Place, publisher, year, edition, pages
Berlin: Springer, 2018
Keywords
Historical re-enactment, historical role play, living history, pastness, presence, anachronism
National Category
Archaeology
Research subject
Humanities, Archaeology
Identifiers
urn:nbn:se:lnu:diva-77338 (URN)10.1007/978-3-319-51726-1_2793-1 (DOI)978-3-319-51726-1 (ISBN)
Projects
Archaeology of Time Travel
Available from: 2018-08-26 Created: 2018-08-26 Last updated: 2018-08-27Bibliographically approved
Bartolini, N., Breithoff, E., DeSilvey, C., Fredheim, H., Harrison, R., Holtorf, C., . . . Penrose, S. (2018). Assembling alternative futures for heritage. Context (155), 22-24
Open this publication in new window or tab >>Assembling alternative futures for heritage
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2018 (English)In: Context, ISSN 0958-2746, no 155, p. 22-24Article in journal (Other (popular science, discussion, etc.)) Published
Place, publisher, year, edition, pages
Tisbury, UK: Institute of Historic Building Conservation, 2018
National Category
Archaeology
Research subject
Humanities, Archaeology
Identifiers
urn:nbn:se:lnu:diva-78202 (URN)
Projects
Heritage Futures
Note

Authored as part of the Heritage Futures Team which consists of 11 people in this instance.

Available from: 2018-10-06 Created: 2018-10-06 Last updated: 2018-11-07Bibliographically approved
Holtorf, C. (2018). Authenticity and Pastness in Cultural Heritage Management. In: Claire Smith (Ed.), Encyclopedia of Global Archaeology: Living edition. Berlin: Springer
Open this publication in new window or tab >>Authenticity and Pastness in Cultural Heritage Management
2018 (English)In: Encyclopedia of Global Archaeology: Living edition / [ed] Claire Smith, Berlin: Springer, 2018Chapter in book (Refereed)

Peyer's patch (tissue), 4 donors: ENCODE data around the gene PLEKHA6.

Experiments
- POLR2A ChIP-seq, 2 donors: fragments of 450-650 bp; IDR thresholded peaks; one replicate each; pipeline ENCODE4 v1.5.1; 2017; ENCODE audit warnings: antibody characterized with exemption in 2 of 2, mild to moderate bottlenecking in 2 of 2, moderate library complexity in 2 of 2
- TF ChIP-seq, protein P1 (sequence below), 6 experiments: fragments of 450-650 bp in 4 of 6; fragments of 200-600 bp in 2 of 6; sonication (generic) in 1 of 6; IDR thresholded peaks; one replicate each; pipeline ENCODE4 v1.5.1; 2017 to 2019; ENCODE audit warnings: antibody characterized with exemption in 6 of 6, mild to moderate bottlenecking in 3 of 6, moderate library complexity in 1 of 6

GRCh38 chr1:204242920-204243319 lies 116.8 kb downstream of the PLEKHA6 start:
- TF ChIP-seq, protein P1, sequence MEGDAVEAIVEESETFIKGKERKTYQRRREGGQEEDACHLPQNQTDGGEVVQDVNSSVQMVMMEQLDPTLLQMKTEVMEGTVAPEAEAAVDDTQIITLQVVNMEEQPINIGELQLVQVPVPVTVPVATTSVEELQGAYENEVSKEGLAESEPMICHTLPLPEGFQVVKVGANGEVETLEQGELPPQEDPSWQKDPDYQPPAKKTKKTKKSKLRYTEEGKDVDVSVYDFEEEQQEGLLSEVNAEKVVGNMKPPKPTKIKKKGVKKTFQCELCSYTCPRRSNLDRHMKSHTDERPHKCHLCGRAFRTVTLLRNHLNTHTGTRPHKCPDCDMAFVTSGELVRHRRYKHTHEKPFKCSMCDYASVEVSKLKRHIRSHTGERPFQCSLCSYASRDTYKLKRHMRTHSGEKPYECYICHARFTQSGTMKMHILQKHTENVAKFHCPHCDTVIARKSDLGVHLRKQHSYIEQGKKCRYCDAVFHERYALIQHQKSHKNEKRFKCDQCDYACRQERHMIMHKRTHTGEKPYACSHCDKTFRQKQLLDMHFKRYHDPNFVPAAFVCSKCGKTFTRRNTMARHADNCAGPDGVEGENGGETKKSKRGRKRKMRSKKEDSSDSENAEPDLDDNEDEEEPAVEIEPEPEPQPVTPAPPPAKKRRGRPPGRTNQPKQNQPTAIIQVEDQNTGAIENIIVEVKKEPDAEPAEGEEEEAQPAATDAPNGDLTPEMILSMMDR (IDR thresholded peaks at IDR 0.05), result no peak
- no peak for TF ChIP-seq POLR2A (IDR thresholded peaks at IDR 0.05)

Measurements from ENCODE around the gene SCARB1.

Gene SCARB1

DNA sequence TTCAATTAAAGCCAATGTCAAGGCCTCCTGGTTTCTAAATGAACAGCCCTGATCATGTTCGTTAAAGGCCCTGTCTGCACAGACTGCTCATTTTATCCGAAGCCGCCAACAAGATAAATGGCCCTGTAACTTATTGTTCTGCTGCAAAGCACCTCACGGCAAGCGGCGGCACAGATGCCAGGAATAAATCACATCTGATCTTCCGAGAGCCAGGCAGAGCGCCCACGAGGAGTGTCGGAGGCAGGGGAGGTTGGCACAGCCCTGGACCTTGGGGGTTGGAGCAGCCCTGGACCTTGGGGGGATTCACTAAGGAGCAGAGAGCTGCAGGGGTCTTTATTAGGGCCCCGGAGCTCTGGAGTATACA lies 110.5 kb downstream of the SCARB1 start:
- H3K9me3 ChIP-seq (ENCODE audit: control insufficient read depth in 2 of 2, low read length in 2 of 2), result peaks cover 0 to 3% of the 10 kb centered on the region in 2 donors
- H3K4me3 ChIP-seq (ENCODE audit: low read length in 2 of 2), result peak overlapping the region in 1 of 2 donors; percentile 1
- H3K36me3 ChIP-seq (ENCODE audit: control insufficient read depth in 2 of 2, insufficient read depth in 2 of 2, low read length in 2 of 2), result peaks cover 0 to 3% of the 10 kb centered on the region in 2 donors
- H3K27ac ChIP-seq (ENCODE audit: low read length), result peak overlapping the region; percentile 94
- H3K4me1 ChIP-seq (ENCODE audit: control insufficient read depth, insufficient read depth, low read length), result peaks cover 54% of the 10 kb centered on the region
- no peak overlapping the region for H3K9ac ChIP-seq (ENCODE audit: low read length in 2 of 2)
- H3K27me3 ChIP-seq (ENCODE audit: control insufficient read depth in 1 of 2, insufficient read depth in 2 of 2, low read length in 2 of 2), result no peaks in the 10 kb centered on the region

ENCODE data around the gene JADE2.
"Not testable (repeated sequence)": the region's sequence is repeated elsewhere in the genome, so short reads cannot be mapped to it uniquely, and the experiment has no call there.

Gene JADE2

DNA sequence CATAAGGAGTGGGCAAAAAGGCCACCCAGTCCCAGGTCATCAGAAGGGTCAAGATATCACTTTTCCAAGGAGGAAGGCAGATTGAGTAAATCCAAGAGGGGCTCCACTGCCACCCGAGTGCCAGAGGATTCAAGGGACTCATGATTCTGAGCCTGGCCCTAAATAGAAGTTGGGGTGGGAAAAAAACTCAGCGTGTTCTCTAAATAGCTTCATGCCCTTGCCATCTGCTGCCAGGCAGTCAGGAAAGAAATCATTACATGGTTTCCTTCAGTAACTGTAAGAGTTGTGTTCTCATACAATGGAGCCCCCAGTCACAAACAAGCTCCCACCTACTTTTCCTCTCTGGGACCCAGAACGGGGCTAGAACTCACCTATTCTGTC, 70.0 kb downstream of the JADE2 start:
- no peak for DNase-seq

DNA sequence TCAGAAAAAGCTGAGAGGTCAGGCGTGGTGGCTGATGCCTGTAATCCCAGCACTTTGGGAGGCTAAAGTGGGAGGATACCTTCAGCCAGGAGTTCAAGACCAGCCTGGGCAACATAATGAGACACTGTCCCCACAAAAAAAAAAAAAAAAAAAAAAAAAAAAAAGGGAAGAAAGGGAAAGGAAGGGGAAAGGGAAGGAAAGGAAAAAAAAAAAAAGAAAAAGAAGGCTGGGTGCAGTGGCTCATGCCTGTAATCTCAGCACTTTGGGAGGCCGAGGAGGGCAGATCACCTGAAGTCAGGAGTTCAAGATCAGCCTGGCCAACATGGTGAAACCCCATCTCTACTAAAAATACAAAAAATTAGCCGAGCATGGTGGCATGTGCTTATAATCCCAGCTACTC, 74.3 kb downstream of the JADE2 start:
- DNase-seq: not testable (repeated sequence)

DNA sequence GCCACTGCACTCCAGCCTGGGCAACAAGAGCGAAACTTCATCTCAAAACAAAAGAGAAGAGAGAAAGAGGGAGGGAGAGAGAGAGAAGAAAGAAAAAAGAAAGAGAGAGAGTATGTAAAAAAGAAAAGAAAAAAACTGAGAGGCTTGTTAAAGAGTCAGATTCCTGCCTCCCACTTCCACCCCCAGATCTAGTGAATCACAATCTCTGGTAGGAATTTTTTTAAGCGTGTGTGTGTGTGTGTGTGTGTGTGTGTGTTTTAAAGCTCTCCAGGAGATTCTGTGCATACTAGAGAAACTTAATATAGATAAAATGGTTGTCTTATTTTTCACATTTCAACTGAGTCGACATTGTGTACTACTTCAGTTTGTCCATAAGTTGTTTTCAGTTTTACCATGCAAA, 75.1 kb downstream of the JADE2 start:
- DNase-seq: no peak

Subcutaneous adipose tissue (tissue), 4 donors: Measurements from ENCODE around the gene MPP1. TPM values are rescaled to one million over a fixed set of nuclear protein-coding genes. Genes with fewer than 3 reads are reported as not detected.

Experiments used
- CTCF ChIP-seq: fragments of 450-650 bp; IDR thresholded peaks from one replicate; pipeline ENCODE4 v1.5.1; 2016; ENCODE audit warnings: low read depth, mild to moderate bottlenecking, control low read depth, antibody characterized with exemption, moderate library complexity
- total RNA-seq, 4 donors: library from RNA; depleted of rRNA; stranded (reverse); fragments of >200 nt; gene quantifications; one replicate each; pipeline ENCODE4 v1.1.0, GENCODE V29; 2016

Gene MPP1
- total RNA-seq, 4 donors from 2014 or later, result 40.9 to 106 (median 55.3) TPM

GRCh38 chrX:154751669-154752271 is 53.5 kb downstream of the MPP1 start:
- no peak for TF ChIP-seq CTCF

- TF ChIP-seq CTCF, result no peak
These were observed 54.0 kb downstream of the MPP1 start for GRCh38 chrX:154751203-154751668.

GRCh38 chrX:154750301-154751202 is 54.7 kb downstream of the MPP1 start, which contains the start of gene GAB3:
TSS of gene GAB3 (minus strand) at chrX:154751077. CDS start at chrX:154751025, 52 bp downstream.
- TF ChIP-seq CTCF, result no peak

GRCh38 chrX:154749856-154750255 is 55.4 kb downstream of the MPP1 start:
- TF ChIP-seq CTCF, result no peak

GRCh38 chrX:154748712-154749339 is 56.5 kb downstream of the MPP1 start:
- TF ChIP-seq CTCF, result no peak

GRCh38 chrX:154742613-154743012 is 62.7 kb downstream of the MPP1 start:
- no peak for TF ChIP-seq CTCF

Abstract [en]

Authenticity is about what you can trust to be what it purports to be, and cultural heritage is about what evokes the past in a given social con- text. Consequently, authentic cultural heritage is about what you can trust and evokes the past in society. This quality is often assessed by various ways of determining the age of the heritage in question. But dating does not sufficiently take into account the perceptions of the audience. For something to evoke the past in a given social context, it does not have to be old. Instead of focusing on age, we must therefore focus on the perceived quality of being of the past, as it is the presence or absence of this perception that deter- mines whether or not something is trusted to evoke the past in society.

Place, publisher, year, edition, pages
Berlin: Springer, 2018
Keywords
Authenticity, pastness, Alois Riegl
National Category
Archaeology
Research subject
Humanities, Archaeology
Identifiers
urn:nbn:se:lnu:diva-77193 (URN)10.1007/978-3-319-51726-1_1138-2 (DOI)978-3-319-51726-1 (ISBN)
Available from: 2018-08-19 Created: 2018-08-19 Last updated: 2018-08-21Bibliographically approved
Holtorf, C. (2018). Book review: Homeless heritage. Collaborative social archaeology as therapeutic practice: Rachel Kiddey, Oxford, Oxford University Press, 2017, 288 pp., $85 (hardcover), ISBN 9780198746867 [Review]. Heritage & Society
Open this publication in new window or tab >>Book review: Homeless heritage. Collaborative social archaeology as therapeutic practice: Rachel Kiddey, Oxford, Oxford University Press, 2017, 288 pp., $85 (hardcover), ISBN 9780198746867
2018 (English)In: Heritage & Society, ISSN 2159-032X, E-ISSN 2159-0338Article, book review (Other academic) Epub ahead of print
National Category
Archaeology